- Part 1 – Basics of Carbon Fiber – What it is, how it’s made, applications for luthiers, and more.
- Part 2 – Focused on Carbon Fiber Design how to design your neck reinforcement system and get the most from your carbon fiber neck bars.
- Part 3 – Detailed step by step tutorial where I demonstrate and explain my process for preparing and inlaying carbon fiber bars into my guitar neck blanks. (Luthier’s EDGE Ebook)
For more information on the Step By step tutorial, 5 part Carbon Fiber Video Course, or Ebook download, visit this link or click the book to the right. Luthier’s EDGE members can also download the full ebook which is available now, and also watch the included 5 part video course too.
Carbon Fiber Basics: What It Is & How It’s Made
The use of carbon fiber in guitar necks and other parts of the guitar has been growing in popularity over the years and for good reason. Carbon fiber exhibits some wonderful qualities that lend themselves to the making of fine handmade instrument and can offer the luthier some great options for adding strength and stability without unwanted mass. Some of these great qualities include light weight, great stiffness, resistance to creep, and stability.
Carbon fiber (or graphite fiber) consists of carbon atoms combined together in crystals parallel to the long axis. Several thousand carbon fibers are combined to form a Tow (shown in the photo to right) which can be woven into a fabric or used in other ways. The crystalline structure, aligned along the long axis give the material incredible strength for its weight.
To me, it sounds crystalline when you touch it and is very resonant which I think has to do with the organized structure of the crystals, but that’s just my hunch. I have also been fascinated by the electrical and heat conduction properties that carbon fiber possesses as well, but that’s for another day.
Check out this video for a look at the process for making carbon fiber:
History Of Carbon Fiber
When I am using any material I like to know a little bit about it, how it’s made, which we discussed above, and also some background. I feel it helps me to improve my intuitive understanding of it which comes in handy to guide me as I’m working with it and experimenting with different ways to incorporate it into my designs. So here’s just a bit of background that I found interesting.
According to Wikipedia (linked above), it seems that none other than Thomas Edison made some of the first carbon fiber when he was inventing the light bulb. He superheated cotton thread and bamboo slivers to produce carbonized fibers for his filaments used in some of the first light bulb experiments in 1879. ( Thomas Edison shown in photo to right with a carbon filament light bulb )
It wasn’t until the 1960’s though that the process and technology were able to create the material pure enough to take advantage of the amazing high strength to weight ratio of carbon fiber. Rolls-Royce was one of the first companies to begin using it for their propeller blades. From there, the material was further refined and went on to be used many specialized and amazing applications such as fine musical instruments.
Carbon Fiber Applications For Guitars
There are many different uses for carbon fiber in guitar design, ranging from simply laminating into tone bars, neck reinforcements, creating a full exoskeleton around the outside of the guitar, making the entire guitar from carbon fiber, and countless other applications too numerous to mention. Below are a couple of examples; on the left is a really cool application of carbon fiber neck exoskeleton by Jeff Traugott , and on the right a full carbon fiber guitar by Rainsong. (Click the images for more info on those guitars. )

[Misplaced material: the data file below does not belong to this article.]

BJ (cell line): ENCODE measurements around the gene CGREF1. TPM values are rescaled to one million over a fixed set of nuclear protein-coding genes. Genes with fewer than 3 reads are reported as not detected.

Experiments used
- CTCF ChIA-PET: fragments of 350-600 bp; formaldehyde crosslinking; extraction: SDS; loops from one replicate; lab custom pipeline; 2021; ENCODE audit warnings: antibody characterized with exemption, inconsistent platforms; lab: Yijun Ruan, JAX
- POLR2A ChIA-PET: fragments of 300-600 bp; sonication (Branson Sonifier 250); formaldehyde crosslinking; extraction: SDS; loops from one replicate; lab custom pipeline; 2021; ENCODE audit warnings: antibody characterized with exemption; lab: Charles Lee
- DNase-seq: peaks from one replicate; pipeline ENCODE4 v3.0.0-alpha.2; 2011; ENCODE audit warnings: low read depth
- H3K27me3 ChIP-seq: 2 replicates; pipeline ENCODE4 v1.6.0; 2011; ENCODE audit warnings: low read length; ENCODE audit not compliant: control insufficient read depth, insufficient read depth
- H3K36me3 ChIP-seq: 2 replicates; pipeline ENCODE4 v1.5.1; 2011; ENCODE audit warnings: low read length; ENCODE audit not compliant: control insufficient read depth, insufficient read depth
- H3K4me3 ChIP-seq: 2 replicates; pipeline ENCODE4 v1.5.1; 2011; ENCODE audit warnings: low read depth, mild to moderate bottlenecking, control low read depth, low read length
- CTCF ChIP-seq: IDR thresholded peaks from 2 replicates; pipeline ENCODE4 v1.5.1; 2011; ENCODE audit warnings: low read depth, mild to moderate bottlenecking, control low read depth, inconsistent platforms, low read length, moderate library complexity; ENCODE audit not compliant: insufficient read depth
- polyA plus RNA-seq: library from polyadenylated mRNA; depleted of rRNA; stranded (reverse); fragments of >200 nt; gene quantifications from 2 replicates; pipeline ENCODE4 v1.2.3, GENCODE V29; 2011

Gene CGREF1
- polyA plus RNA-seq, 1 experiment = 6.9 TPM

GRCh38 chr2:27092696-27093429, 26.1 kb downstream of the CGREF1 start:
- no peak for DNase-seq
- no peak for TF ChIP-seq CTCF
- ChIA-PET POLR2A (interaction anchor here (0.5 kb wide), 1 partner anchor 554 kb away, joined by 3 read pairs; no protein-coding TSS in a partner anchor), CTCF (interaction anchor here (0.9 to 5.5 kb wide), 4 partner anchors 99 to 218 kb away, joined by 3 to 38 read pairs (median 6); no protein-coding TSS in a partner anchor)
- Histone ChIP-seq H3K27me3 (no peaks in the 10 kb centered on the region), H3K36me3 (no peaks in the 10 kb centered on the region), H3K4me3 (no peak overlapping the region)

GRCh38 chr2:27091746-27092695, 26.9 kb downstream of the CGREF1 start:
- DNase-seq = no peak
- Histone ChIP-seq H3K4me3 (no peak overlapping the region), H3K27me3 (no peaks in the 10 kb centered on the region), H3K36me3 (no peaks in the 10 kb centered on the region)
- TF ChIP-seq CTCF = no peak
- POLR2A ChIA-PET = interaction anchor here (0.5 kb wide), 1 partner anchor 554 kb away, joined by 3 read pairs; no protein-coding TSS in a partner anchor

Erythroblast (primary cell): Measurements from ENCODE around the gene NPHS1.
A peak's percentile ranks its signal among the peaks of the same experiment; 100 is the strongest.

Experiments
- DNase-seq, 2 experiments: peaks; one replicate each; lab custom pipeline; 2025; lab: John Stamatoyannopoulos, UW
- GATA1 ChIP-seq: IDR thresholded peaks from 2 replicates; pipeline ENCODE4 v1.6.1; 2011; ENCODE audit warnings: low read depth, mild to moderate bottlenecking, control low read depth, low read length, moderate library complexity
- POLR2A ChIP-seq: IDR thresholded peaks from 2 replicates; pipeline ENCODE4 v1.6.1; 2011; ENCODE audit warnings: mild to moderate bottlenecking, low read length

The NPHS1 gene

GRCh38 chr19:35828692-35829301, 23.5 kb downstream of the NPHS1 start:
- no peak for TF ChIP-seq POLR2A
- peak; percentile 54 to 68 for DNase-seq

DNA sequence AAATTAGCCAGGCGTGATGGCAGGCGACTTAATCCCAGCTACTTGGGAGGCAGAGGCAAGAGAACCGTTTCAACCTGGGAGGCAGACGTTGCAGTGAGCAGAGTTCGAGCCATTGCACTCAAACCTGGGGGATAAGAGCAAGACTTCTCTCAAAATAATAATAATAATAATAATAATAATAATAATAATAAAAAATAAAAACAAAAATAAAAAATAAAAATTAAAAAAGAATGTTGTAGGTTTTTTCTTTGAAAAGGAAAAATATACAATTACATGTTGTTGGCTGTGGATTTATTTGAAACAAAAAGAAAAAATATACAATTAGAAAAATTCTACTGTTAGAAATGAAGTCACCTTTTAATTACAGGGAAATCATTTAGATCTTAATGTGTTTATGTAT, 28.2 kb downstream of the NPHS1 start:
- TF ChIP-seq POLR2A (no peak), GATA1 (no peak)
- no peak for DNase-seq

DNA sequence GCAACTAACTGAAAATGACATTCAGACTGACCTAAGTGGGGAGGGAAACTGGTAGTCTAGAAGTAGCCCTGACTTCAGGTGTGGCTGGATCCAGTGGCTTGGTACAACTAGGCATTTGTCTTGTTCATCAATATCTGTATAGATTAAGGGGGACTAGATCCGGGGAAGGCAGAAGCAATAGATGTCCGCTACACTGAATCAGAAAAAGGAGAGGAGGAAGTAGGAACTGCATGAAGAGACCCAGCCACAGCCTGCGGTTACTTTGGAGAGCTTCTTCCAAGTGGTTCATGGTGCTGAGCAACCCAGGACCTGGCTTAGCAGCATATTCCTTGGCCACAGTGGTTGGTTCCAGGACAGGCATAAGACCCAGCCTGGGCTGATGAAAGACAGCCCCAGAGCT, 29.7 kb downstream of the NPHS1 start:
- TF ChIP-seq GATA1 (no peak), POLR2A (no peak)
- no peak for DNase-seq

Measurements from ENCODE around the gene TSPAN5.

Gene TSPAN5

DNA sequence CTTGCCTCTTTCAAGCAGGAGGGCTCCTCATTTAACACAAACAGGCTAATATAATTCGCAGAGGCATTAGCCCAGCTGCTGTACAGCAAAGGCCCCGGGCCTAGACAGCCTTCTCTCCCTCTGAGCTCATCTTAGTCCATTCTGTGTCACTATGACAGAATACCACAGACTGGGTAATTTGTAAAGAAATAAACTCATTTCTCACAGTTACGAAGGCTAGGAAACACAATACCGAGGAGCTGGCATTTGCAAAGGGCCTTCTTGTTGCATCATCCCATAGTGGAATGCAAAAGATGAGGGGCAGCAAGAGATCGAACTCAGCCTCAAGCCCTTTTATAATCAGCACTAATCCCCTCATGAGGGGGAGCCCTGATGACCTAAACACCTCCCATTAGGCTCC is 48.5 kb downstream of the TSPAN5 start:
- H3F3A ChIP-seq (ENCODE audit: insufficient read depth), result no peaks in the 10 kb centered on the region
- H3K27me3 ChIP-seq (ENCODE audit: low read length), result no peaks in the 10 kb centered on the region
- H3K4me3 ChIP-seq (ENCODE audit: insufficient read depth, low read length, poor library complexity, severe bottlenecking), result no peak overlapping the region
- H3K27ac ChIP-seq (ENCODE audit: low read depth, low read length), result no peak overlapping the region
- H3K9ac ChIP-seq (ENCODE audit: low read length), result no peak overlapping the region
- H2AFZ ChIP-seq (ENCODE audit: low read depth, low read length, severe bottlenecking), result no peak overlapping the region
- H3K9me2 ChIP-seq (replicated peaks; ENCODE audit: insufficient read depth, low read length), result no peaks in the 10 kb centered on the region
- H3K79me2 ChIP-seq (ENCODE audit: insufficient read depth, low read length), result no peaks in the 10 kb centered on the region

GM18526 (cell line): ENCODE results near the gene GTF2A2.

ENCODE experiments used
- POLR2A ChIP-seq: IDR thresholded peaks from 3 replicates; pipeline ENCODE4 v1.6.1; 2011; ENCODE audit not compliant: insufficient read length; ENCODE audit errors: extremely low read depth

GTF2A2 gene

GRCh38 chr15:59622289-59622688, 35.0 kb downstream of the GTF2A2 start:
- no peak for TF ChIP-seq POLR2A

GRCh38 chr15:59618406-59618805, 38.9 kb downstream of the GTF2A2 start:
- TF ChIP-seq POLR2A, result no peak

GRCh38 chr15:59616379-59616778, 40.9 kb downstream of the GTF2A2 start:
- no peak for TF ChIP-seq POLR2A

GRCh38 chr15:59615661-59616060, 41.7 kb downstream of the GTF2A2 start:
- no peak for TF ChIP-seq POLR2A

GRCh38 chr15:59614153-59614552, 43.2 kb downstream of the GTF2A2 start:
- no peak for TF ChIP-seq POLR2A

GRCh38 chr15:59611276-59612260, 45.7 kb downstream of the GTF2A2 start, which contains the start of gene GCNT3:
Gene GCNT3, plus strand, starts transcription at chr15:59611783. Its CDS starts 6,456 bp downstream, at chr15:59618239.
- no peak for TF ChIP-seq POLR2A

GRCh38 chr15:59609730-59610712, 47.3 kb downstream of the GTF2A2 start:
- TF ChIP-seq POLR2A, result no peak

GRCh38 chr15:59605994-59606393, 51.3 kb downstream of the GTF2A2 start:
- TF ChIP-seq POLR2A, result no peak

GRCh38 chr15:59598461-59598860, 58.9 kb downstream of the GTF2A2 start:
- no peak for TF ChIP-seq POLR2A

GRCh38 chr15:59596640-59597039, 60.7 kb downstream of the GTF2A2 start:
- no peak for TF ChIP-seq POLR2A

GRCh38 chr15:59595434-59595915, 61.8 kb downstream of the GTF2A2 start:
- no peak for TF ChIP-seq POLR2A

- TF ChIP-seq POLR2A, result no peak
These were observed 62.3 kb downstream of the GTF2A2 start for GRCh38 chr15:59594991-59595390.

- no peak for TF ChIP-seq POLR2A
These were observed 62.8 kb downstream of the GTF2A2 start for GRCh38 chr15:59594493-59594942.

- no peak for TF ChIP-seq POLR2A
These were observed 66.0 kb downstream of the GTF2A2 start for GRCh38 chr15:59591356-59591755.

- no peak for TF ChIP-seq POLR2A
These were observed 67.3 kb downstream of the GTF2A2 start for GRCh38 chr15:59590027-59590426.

In this article and tutorial series however, we will be focusing on how to harness the high strength, stability, and light weight of carbon fiber in order to strengthen and stabilize the guitar neck.
The type I use is from Stew Mac, but I have also used the Carbon fiber from LMI with great results as well. Those two companies offer the convenience of buying it the most applicable size and lengths, but if you look around online you can also find many other sources and for larger quantities you can even have some custom made to your own specs. I find that for my purposes the carbon fiber bars from Stew Mac and their (quantity discount) is a good fit for my needs and my process.
Carbon Fiber Bars For Guitar Necks: Part 2
In Part 2 of this series, I will be showing you exactly how I arrange my carbon fiber bars to get maximum strength and stability for my guitar necks. I’m what you might call detail oriented person, so get ready for a thorough and in-depth look at this important process including some critical tricks and tips I show you in the video course and the tutorial that have helped me to harness the amazing properties of carbon fiber and to build stable and strong guitar necks using carbon fiber bars for reinforcement. Click here for Part 2 or See Below For More Info:
Exclusive 5 Part Video Course:
Carbon Fiber Neck Reinforcement
Get All 5 Videos & The eBook Tutorial!
In this eBook & Video Tutorial, “Carbon Fiber Guitar Neck Reinforcement” master luthier Tom Bills shares his insights, experience, and step by step approach to effectively using carbon fiber to make stronger and more stable guitar necks.
- Instant Digital Access
- Step By Step Photos
- What Is Carbon Fiber?
- How Carbon Fiber Is Made
- Guitar Making Applications
- CF Reinforced Neck Design
- Using Specialized Epoxy Resin
- Cleaning And Preparation
- Gluing Methods
- Final Cleanup & Leveling
- ** 5 HD Instructional Videos Included*